The Prognostic Role of Neutrophil-to- Lymphocyte Ratio, Monocyte-to-Lymphocyte Ratio, and Platelet-to-Lymphocyte Ratio in the Risk of Major Adverse Cardiovascular Events and Mortality in Patients with COVID-19: a State-of-the-Art Review


DOI: 10.2478/jce-2024-0010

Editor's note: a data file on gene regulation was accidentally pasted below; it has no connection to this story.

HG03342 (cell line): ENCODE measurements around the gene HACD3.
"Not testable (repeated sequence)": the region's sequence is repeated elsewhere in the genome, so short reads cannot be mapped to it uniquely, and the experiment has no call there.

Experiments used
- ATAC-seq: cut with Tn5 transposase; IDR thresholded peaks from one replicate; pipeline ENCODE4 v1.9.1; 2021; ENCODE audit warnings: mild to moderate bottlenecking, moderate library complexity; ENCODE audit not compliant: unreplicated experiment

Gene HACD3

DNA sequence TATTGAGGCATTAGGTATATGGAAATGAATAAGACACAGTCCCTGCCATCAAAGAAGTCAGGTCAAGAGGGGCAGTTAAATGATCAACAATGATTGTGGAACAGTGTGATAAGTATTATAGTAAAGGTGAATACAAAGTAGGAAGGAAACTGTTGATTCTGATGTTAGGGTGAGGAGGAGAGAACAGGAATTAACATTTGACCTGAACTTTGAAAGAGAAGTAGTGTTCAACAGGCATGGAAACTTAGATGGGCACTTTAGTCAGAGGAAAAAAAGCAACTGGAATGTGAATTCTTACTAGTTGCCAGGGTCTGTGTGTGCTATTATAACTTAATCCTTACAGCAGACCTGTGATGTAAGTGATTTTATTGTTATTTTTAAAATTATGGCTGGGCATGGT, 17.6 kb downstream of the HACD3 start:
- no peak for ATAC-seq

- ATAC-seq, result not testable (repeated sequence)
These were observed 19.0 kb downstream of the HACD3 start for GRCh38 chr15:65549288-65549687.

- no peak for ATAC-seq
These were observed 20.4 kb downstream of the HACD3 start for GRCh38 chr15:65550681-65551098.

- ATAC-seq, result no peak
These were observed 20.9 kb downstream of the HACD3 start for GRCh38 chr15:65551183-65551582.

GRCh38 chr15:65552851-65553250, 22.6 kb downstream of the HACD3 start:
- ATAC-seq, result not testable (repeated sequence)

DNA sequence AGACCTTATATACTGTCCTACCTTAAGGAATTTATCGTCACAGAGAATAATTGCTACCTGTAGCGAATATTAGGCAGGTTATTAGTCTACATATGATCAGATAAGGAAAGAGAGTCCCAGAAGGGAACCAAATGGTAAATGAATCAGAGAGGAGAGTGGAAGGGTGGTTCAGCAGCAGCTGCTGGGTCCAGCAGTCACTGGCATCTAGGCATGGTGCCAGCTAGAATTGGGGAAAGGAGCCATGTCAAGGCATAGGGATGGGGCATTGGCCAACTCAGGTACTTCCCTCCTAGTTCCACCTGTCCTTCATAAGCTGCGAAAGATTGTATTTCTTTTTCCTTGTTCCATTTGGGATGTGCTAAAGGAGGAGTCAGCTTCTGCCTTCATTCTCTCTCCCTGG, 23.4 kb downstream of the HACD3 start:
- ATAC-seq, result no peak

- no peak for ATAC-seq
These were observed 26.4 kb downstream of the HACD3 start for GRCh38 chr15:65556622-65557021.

Coronavirus disease (COVID-19) is a viral infection caused by SARS-CoV-2 that has become a global health emergency with a negative impact on patient care. The evolution of patients with COVID-19 is unpredictable, with an unfavorable evolution in the case of patients with comorbidities. This state-of-the-art review focuses on the role of hematological inflammatory biomarkers: the neutrophil-to-lymphocyte ratio (NLR), monocyte-to-lymphocyte ratio (MLR), and platelet-to-lymphocyte ratio (PLR) in predicting major adverse cardiovascular events (MACE) and mortality in patients with COVID-19. In this review, we included 21 studies that investigated the role of biomarkers in the risk of mortality and MACE, reporting on a total of 7,588 patients. Regarding the clinical data, 57.49% of the patients presented hypertension (15 out of the 21 studies reported hypertensive patients), followed by ischemic heart disease in 33.56% of patients (13 studies) and diabetes in 30.37% of patients (17 studies). In additional, among the usual risk factors, 23.55% of patients presented obesity (7 studies) and 23.02% were active smokers (10 studies). We recorded an average cut-off value of 7.728 for NLR (range 2.6973–15.2), 0.594 for MLR (range 0.26–0.81), and 215.07 for PLR (range 177.51–266.9) for the risk of MACE and mortality. We also recorded an average area under the curve (AUC) of 0.783 for NLR, 0.744 for MLR, and 0.713 for PLR. Our findings suggest that these biomarkers exhibit prognostic value in predicting adverse outcomes, and that evaluating these biomarkers at admission could provide novel information in stratifying risk groups for improving patient management.